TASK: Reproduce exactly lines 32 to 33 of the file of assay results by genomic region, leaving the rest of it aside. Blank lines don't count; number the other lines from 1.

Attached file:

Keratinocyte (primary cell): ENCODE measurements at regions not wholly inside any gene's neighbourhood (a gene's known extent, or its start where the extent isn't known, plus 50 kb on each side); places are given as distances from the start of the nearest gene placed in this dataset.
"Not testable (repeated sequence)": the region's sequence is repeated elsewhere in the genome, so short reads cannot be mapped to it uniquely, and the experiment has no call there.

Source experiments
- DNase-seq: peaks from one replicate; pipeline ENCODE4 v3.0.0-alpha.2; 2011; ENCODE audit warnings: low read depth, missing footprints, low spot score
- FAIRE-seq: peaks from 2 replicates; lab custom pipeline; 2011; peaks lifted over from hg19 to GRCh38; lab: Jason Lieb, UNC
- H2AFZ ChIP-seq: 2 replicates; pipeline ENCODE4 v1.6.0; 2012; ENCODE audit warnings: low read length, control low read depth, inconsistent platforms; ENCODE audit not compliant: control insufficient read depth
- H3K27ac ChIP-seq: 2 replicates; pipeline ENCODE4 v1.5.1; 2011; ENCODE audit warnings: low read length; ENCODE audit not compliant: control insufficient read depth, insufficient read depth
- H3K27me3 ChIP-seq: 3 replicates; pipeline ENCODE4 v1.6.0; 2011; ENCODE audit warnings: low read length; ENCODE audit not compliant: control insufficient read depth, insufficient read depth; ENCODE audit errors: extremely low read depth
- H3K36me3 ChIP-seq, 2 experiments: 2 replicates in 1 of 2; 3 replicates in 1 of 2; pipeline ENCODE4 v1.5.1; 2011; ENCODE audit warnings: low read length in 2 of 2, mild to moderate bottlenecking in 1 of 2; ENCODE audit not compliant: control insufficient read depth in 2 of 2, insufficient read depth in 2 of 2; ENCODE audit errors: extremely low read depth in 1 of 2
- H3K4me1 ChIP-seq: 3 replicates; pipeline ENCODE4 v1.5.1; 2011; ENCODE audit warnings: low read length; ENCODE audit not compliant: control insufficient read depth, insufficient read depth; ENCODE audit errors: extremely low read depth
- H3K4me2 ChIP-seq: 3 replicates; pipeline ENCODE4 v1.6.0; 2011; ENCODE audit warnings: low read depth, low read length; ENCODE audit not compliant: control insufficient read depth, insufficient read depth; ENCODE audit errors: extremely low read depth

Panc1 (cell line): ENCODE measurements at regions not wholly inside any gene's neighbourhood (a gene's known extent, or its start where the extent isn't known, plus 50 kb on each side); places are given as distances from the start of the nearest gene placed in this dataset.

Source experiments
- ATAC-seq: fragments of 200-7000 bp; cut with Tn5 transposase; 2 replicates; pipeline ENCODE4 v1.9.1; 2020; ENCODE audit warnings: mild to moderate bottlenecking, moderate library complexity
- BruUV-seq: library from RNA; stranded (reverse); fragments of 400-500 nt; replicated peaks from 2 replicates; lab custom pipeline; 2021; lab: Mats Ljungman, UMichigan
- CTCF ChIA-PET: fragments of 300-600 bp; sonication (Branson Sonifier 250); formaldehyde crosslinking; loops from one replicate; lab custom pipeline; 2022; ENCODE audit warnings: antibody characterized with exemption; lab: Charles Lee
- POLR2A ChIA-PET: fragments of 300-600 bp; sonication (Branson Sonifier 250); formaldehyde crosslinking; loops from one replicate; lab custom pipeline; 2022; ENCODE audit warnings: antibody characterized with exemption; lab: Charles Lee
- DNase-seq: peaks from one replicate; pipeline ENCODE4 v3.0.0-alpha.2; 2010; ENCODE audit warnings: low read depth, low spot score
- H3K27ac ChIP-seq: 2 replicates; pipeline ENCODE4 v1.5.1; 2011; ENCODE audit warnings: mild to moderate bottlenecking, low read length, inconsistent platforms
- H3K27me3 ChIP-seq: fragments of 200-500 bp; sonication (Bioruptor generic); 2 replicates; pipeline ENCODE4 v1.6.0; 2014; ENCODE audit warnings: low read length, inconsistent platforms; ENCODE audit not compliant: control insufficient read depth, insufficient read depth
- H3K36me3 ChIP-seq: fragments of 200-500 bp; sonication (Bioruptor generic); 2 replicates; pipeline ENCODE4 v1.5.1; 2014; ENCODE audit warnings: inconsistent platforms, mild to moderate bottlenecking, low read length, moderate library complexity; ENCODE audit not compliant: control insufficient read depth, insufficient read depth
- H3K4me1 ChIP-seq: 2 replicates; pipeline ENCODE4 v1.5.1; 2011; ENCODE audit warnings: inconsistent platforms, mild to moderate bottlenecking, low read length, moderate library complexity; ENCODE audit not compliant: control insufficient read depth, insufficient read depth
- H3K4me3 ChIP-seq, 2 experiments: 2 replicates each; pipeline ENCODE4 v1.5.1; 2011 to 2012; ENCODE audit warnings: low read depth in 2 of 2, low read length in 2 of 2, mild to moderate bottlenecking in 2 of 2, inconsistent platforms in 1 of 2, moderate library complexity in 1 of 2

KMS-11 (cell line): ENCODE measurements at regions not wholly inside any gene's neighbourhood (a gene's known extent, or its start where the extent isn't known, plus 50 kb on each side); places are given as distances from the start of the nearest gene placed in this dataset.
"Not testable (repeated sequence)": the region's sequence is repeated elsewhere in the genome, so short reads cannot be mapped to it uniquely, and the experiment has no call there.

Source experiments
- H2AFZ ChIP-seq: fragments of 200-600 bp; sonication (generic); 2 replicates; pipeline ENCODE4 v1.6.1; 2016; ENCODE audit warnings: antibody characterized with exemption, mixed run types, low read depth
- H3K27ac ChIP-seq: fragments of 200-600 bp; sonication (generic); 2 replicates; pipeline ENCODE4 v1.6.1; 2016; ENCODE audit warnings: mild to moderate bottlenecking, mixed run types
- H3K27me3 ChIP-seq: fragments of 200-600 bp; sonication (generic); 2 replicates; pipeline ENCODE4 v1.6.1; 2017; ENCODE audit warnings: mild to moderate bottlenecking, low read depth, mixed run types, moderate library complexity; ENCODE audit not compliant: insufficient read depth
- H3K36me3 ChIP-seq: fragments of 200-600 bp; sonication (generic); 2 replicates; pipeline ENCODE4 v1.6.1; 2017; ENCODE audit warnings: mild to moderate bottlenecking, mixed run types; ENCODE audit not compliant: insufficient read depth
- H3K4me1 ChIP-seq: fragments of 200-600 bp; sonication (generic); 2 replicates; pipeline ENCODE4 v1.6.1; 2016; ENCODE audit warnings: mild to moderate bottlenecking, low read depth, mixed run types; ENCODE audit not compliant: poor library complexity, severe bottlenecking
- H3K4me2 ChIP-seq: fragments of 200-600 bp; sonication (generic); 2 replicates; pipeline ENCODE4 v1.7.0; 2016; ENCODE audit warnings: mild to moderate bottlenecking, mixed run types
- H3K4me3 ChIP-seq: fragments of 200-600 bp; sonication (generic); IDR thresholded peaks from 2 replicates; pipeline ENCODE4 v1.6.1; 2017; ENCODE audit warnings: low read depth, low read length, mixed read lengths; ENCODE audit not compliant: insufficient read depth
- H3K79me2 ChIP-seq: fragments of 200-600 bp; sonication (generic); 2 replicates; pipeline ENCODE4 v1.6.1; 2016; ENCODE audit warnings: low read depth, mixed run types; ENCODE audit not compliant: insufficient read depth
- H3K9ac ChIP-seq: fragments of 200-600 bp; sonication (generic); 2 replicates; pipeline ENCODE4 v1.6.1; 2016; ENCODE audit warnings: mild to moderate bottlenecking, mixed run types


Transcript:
- H3K4me2 ChIP-seq: fragments of 200-600 bp; sonication (generic); 2 replicates; pipeline ENCODE4 v1.7.0; 2016; ENCODE audit warnings: mild to moderate bottlenecking, mixed run types
- H3K4me3 ChIP-seq: fragments of 200-600 bp; sonication (generic); IDR thresholded peaks from 2 replicates; pipeline ENCODE4 v1.6.1; 2017; ENCODE audit warnings: low read depth, low read length, mixed read lengths; ENCODE audit not compliant: insufficient read depth